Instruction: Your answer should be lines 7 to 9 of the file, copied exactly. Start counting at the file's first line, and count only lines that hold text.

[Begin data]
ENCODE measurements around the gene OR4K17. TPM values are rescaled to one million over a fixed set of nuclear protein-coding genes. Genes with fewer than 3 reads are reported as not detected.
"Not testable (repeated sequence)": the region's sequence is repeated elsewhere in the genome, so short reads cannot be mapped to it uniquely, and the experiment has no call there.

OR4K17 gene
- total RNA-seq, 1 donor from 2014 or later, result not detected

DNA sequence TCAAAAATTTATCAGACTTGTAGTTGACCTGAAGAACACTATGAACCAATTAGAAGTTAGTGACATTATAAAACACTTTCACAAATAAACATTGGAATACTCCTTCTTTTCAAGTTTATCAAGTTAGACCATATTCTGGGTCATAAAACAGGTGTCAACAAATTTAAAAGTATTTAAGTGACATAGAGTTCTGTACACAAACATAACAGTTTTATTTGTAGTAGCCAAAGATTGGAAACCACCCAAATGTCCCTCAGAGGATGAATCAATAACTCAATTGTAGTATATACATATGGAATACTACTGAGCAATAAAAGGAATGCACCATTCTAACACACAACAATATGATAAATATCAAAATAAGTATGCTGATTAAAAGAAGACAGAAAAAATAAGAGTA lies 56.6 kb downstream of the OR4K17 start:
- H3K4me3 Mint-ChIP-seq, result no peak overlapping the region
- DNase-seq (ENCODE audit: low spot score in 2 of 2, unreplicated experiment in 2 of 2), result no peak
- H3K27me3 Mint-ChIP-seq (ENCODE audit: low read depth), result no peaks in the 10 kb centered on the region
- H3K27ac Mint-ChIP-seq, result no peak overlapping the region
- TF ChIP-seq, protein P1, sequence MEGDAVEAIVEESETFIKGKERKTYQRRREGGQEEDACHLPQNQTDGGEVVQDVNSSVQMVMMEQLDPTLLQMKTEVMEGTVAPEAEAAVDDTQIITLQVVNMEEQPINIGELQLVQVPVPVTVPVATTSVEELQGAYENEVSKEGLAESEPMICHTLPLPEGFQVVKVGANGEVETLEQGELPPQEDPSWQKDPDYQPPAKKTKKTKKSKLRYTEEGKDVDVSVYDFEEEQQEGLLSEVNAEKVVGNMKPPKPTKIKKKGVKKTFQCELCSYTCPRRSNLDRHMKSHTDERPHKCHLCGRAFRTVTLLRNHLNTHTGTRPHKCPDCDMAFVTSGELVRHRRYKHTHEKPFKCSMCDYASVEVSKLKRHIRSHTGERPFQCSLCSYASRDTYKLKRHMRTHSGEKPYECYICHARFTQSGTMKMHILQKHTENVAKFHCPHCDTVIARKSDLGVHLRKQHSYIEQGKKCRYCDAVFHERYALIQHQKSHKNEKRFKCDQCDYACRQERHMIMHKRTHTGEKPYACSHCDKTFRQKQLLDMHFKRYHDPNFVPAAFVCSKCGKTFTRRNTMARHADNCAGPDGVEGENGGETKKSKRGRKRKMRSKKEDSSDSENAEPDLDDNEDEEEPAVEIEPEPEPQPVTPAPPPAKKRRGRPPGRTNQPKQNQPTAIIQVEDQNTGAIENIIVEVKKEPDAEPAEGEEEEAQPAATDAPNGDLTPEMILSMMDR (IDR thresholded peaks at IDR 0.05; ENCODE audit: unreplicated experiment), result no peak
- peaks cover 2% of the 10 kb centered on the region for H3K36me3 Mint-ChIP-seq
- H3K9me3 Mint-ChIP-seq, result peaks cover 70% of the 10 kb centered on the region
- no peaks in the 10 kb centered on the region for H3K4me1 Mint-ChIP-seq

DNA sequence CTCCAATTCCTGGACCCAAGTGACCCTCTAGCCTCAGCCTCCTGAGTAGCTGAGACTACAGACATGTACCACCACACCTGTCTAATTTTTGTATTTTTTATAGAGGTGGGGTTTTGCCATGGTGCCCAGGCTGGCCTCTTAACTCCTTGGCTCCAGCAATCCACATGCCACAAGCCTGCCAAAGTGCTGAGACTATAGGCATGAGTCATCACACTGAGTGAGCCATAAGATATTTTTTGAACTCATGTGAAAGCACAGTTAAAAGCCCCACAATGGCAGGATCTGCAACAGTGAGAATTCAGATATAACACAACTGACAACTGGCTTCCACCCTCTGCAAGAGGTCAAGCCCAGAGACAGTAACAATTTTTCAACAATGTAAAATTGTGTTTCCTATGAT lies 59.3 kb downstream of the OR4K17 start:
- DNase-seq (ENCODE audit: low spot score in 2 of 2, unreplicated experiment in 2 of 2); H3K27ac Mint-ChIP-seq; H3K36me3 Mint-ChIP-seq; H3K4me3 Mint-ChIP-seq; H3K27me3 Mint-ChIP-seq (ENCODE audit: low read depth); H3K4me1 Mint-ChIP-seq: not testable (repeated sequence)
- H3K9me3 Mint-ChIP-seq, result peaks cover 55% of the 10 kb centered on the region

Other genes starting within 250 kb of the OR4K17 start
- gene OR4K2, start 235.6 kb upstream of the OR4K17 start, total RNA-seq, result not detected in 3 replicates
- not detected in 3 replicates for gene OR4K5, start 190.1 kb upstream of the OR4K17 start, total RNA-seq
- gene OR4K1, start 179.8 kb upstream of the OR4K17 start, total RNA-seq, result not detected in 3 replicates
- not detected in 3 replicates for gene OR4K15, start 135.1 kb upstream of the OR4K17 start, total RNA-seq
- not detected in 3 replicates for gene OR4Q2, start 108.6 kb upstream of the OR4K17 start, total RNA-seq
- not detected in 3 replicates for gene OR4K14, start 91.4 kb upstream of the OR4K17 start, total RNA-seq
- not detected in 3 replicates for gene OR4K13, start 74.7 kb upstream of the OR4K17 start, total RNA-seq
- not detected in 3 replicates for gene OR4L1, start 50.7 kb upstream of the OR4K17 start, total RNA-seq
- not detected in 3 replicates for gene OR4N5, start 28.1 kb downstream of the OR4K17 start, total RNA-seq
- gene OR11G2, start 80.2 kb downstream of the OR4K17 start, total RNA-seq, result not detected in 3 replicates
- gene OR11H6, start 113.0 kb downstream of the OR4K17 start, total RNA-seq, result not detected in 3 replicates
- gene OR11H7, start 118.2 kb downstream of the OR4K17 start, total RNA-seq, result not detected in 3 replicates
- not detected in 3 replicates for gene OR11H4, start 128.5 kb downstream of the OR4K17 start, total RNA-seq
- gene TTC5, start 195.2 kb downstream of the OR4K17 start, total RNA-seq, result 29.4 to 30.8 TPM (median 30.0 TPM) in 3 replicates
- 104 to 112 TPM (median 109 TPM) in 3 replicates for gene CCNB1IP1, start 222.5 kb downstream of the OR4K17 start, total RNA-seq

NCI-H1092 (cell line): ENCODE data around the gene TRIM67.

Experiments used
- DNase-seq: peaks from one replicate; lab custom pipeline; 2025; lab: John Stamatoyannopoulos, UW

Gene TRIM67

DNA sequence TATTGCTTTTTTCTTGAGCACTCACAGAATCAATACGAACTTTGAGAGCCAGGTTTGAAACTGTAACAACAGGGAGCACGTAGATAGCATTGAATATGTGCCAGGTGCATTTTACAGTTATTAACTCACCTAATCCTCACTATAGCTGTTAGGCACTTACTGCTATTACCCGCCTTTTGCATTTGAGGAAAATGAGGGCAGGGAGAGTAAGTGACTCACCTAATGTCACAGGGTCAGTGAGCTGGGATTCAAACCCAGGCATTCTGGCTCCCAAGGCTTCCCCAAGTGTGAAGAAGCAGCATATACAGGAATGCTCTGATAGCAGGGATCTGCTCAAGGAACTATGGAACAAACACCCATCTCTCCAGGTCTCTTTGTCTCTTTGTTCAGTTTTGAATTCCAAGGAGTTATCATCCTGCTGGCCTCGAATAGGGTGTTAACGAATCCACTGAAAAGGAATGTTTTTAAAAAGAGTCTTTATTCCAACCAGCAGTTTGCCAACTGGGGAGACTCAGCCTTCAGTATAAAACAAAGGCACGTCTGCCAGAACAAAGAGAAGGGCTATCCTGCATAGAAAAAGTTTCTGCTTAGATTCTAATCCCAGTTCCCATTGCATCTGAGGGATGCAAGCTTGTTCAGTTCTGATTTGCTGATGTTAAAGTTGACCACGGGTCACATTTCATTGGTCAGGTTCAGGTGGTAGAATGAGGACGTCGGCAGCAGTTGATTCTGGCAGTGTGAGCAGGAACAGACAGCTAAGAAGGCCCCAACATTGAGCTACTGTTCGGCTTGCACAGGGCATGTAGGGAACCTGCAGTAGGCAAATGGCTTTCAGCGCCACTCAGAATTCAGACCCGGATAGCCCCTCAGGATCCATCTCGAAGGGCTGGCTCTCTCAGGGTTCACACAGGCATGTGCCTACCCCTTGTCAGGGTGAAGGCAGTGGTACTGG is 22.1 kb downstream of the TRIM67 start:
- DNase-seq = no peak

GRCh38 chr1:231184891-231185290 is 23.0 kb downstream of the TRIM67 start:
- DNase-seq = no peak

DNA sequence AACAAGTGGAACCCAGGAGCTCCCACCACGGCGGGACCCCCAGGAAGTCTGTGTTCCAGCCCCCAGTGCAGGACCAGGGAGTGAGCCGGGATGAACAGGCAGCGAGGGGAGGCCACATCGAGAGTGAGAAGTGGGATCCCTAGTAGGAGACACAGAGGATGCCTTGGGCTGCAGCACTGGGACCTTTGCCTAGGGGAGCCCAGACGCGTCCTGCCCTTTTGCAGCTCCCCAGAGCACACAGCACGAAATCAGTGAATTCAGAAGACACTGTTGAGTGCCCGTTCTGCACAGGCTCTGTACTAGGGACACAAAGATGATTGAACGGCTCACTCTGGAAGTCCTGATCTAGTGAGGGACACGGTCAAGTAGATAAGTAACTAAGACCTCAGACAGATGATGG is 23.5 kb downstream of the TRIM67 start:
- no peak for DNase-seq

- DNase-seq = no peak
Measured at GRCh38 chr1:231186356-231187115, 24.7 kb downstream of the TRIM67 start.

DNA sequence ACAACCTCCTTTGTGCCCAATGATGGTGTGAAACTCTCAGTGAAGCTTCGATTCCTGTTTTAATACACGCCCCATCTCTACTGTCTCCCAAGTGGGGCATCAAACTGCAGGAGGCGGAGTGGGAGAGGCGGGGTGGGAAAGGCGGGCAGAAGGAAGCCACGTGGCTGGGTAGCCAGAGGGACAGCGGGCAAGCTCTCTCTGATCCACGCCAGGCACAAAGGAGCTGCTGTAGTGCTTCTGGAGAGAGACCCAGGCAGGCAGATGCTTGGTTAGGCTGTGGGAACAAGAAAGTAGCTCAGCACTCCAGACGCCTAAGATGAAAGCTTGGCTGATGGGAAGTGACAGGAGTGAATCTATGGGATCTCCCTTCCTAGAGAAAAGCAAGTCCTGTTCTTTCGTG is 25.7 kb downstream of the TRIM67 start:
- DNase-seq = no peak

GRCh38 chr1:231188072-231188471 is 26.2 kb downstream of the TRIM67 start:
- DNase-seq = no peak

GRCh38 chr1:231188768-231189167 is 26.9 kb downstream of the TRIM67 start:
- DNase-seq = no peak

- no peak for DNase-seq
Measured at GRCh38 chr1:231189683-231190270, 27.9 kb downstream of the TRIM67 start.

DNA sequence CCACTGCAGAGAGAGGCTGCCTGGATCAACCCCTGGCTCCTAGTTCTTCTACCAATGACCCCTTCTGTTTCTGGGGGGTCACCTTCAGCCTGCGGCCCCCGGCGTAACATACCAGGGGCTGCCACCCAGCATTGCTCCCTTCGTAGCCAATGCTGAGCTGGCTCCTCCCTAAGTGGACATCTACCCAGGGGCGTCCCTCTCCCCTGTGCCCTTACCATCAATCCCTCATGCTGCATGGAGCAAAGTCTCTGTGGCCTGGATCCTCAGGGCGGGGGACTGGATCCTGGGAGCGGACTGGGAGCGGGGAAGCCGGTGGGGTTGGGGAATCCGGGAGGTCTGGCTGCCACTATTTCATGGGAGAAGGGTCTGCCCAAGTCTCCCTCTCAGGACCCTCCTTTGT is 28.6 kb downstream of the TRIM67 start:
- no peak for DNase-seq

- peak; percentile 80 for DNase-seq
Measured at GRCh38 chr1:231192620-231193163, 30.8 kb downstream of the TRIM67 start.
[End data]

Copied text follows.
- DNase-seq (ENCODE audit: low spot score in 2 of 2, unreplicated experiment in 2 of 2), result no peak
- H3K27me3 Mint-ChIP-seq (ENCODE audit: low read depth), result no peaks in the 10 kb centered on the region
- H3K27ac Mint-ChIP-seq, result no peak overlapping the region